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If you're looking at a mature business that's past the growth phase, what are some of the underlying trends that pop up? More often than not, we'll see a declining return on capital employed (ROCE) and a declining amount of capital employed. This indicates to us that the business is not only shrinking the size of its net assets, but its returns are falling as well. On that note, looking into Children's Place (NASDAQ:PLCE), we weren't too upbeat about how things were going.
Return On Capital Employed (ROCE): What is it?
For those that aren't sure what ROCE is, it measures the amount of pre-tax profits a company can generate from the capital employed in its business. Analysts use this formula to calculate it for Children's Place:
Return on Capital Employed = Earnings Before Interest and Tax (EBIT) ÷ (Total Assets - Current Liabilities)
0.073 = US$26m ÷ (US$1.2b - US$810m) (Based on the trailing twelve months to August 2020).
So, Children's Place has an ROCE of 7.3%. In absolute terms, that's a low return and it also under-performs the Specialty Retail industry average of 9.7%.
In the above chart we have measured Children's Place's prior ROCE against its prior performance, but the future is arguably more important. If you'd like, you can check out the forecasts from the analysts covering Children's Place here for free.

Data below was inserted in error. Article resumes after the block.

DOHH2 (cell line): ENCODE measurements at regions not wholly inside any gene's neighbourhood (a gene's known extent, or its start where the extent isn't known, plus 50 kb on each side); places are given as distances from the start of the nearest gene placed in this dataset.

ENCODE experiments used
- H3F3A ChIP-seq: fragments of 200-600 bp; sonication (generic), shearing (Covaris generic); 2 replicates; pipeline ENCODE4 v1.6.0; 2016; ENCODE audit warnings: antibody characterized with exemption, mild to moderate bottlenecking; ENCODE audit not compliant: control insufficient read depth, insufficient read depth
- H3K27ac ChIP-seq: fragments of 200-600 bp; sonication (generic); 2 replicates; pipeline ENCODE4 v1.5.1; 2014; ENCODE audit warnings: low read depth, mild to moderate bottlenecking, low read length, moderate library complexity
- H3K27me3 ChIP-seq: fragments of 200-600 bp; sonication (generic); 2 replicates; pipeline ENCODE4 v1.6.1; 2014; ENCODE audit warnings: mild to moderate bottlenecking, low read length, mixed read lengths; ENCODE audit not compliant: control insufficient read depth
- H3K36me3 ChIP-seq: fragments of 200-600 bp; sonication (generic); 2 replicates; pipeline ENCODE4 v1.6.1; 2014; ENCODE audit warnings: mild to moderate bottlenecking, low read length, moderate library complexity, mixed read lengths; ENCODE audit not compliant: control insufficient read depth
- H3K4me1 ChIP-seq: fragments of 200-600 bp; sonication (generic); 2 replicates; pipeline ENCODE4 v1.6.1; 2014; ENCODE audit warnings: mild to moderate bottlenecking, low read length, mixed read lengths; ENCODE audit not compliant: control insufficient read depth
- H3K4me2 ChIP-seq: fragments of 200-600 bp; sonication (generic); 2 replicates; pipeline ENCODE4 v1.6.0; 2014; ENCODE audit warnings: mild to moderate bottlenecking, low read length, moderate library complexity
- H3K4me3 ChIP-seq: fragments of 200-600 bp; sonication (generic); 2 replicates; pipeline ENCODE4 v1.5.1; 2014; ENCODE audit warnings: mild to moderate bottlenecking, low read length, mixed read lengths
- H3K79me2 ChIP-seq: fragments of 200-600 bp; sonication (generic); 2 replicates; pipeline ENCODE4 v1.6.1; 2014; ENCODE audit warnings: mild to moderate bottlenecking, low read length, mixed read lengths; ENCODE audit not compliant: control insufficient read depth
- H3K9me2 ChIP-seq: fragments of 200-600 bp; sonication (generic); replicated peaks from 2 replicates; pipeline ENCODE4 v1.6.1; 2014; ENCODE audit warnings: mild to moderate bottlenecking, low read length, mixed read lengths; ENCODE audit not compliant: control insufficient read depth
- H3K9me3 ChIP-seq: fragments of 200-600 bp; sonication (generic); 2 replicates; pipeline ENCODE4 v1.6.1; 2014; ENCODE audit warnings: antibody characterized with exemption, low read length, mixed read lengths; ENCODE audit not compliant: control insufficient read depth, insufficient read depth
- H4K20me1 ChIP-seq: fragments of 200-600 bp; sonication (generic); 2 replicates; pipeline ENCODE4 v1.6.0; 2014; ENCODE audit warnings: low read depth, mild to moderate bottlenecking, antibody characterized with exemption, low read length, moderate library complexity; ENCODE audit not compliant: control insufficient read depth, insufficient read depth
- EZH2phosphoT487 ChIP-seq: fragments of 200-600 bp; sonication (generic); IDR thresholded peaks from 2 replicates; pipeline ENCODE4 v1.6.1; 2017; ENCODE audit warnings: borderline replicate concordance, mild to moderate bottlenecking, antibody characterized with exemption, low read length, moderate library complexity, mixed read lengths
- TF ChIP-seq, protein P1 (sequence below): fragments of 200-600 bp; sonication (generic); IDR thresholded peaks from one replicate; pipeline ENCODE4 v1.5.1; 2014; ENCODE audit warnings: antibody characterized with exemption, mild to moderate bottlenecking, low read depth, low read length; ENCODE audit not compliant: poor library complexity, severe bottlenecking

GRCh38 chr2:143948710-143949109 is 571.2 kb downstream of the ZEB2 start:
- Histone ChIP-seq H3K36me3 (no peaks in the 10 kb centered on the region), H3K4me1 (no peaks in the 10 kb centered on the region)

The Trend Of ROCE
The trend of ROCE at Children's Place is showing some signs of weakness. To be more specific, today's ROCE was 15% five years ago but has since fallen to 7.3%. On top of that, the business is utilizing 42% less capital within its operations. When you see both ROCE and capital employed diminishing, it can often be a sign of a mature and shrinking business that might be in structural decline. If these underlying trends continue, we wouldn't be too optimistic going forward.
While on the subject, we noticed that the ratio of current liabilities to total assets has risen to 69%, which has impacted the ROCE. If current liabilities hadn't increased as much as they did, the ROCE could actually be even lower. And with current liabilities at these levels, suppliers or short-term creditors are effectively funding a large part of the business, which can introduce some risks.
Our Take On Children's Place's ROCE
To see Children's Place reducing the capital employed in the business in tandem with diminishing returns, is concerning. It should come as no surprise then that the stock has fallen 50% over the last five years, so it looks like investors are recognizing these changes. That being the case, unless the underlying trends revert to a more positive trajectory, we'd consider looking elsewhere.
One more thing: We've identified 2 warning signs with Children's Place (at least 1 which shouldn't be ignored) , and understanding these would certainly be useful.
While Children's Place may not currently earn the highest returns, we've compiled a list of companies that currently earn more than 25% return on equity. Check out this free list here.
This article by Simply Wall St is general in nature. It does not constitute a recommendation to buy or sell any stock, and does not take account of your objectives, or your financial situation. We aim to bring you long-term focused analysis driven by fundamental data. Note that our analysis may not factor in the latest price-sensitive company announcements or qualitative material. Simply Wall St has no position in any stocks mentioned.
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